In a family in which women run to fat, Juno was haggard. Incredibly, she had once shared the family likeness. Her brash Jesuit brother, Theo, returned from seminary at Louvain in Belgium to see her playing tennis in shorts. “Juno!” he cried. “You look like a fat Chettiah women!” She stopped eating until this was not the case. With raised eyebrows, the aunts told the story in unison, in a rhythmic, emphatic chorus. “No rice. No sugar. No fruit juice. Just water with a dash of lemon. And dry bread. Soon she was skin and bones. Tell her, Anita, tell her to eat. We’re so worried about her.”
* * *
Appolina, Celine, Anita, Tara. Mangalorean names continually changed. Once Portuguese: My great-grandparents were Ligouri and Appolina Coelho, Jao Lobo, Salvador Mathias. Babies were, unimaginatively, given the name of the Parish Priest or the saint of the day–no matter how outlandish or otherworldly; we had a friend called Tarasius! With the British Empire entrenched, Portuguese names faded, giving place to starched Victorian ones. My father’s siblings include Ethel, Winifred, Priscilla, and Theophane Archibald, revelation of God, (who became a Jesuit, destiny somehow encoded in his name), while he, born on the second of January, a Christmas baby who never was, is Noel. Fanciful raids on Shakespeare, Chaucer, Coleridge, and Greek mythology yielded Claudius, Ophelia, Griselda, Christabel, Sybil and Nereus, the old man of the sea. A set of war siblings were, impartially, named Adolph (Dolphie), Winston and Joseph, hedging bets. Some played a single string, Oswald, Oscar, Orville, Odile Domingo; or Denise, Danny, Diane, Douggie, Denzil, and David, children of Dougie and Daphne Diaz. Or rhymed: the triplets, Asha, Isha, Usha; or the Pintos, Gilbert, Albert, Humbert, Cuthbert, Egbert and Norbert. A Mathias family named children alphabetically, like hurricanes, reluctantly stopping at Quentin, their seventeenth.
Those were the days of prodigious families, mothers and children pregnant together, nephews older than uncles. My father’s neighbors, the P.G. D’Souzas (“the Blind Pig”) had seventeen children, interchangeable with the fourteen Mathiases. Spotting my uncle Joe at her dining table, Mrs. D’Souza said vaguely, “Joe! you must come and stay with us some time.” “I’ve been here for the last three days,” he said. Neither mother had noticed!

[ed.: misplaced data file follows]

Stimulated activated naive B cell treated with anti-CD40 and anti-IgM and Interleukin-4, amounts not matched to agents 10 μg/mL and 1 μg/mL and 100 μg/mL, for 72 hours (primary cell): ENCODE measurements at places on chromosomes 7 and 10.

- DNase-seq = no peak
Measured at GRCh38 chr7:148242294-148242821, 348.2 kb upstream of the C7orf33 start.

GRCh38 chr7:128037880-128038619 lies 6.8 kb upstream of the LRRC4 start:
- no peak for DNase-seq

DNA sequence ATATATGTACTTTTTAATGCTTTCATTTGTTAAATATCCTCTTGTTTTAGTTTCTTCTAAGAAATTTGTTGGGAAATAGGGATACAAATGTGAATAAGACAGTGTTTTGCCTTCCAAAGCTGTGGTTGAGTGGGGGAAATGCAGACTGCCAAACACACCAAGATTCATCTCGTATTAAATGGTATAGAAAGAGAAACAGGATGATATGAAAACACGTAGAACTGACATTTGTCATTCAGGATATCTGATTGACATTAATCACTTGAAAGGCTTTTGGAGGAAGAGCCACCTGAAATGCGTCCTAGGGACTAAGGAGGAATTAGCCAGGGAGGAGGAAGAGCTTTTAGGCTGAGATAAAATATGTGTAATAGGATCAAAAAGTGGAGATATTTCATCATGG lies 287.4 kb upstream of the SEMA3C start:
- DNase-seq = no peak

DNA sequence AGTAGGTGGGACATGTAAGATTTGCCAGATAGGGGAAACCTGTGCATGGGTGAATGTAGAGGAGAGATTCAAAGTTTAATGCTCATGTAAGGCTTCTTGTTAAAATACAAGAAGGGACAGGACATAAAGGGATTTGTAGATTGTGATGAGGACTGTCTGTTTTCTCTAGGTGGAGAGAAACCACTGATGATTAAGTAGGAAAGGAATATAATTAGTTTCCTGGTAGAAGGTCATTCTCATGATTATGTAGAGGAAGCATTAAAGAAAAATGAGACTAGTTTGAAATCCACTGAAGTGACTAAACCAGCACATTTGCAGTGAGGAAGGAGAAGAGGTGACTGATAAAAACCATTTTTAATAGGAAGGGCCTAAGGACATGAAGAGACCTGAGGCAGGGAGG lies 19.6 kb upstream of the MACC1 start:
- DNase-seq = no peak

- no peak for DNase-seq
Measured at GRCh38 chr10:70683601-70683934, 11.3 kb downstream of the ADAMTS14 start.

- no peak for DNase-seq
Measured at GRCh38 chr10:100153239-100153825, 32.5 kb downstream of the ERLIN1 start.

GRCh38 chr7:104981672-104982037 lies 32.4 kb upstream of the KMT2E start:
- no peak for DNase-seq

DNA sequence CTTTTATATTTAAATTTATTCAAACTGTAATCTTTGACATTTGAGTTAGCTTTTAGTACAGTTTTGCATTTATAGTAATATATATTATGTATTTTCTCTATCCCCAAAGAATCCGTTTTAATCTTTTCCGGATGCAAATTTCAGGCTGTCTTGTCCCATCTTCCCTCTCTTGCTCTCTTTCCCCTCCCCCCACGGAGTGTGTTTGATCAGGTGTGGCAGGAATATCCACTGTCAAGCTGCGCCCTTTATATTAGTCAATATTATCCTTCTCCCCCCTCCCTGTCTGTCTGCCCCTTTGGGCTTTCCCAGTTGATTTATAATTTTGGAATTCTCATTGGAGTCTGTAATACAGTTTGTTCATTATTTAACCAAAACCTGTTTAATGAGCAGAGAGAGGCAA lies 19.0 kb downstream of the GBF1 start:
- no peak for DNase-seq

In independent India, Anglicized names, Melroy, Gertrude, were passé. “What graveyard names!” my father groaned when he heard them. Under Hindu hegemony, many discovered ancestral memories of being Brahmin before their conversion half a millennium ago, and adopted old Brahminical surnames, so that a Mangalorean Kamath or Prabhu, say, probably indicates a Catholic. (Oddly, an extraordinary number of Catholic families claim descent from Tippu Sultan, the last ruler of the princely state of Mysore, progeny of “hanky-panky” in barns when he fled from the British.) Hindu first names or nicknames were in. My sister and cousins are Shalini, Nirmala, Ashok, Malati, Premila, though each has a nickname, originating in parental endearments, so the inner circle would knew that Popsy was Premila; Chicky was Malati; Chippy, “a chip off the old block,” was Michael like his father, and Veronica was Buddie (old woman), her father Sonny’s teasing nick-name when she was a gawky gap-toothed six year old, ossified longer than baby teeth. Now, in the emigration generation, children mostly have “international names,” Indian, but transcultural: Tara, Rohan, Sheila, Maya, Natasha, Anita, and, thanks to the Waste Land, Shanti.
So we visited all the family and friends, loved or hated, with whom we were on speaking terms, arriving unannounced, like the Magi–as was considered good manners: calling ahead would put the onus of preparation on the unoffending host, whereas if you just showed up, you took their manger or mansion as you found it. And like the Magi, we brought gifts–not frankincense, gold and myrrh, but halwa, pedas, and burfis. Someone was sure to be in. The people we visited lived on milk and honey, golden syrup and treacle, from stocks, factories, or the ancestral terraced plantations of cashew-nuts, pepper and coffee in the green hills around Mangalore on which the fortunes of several “old families” were built. All morning, all evening, we ate neurios, little coconut-stuffed pasties; chacklees, spicy gram flour deep-fried in bristly snail spirals; parthecums, spicy banana chips; kulkuls, fried sugary dough rolled into shells on the back of a comb, and Christmas fruit cake with marzipan icing, as we sat opposite plastic trees, sparkly with glittering neon orbs, wreathed with popcorn or cotton wool snow, celebrating the weather of England rather than Bethlehem.
And we talked of many things. Of blue chips, prices, politics, people, a great continuing Ring. Rhinegold: “Your uncle Morris is Director of United Breweries International, Singapore now. Did you see the newspaper article about how that secretive Lee Kuan Yew sends him on private missions to Bombay?” Valkyries: “Your friend Faye, I remember when her mother eloped with that Protestant, a Soames, with only the clothes she had on. I had to give her even my blouses and petticoats.” And in a conventionally lowered voice. “Your cousin Bernice’s youngest boy; he doesn’t resemble Hubert at all, have you noticed?” “Yes.” “Her lover’s from a former princely family, she says. And poor Hubert’s off in the god-forsaken northeast.”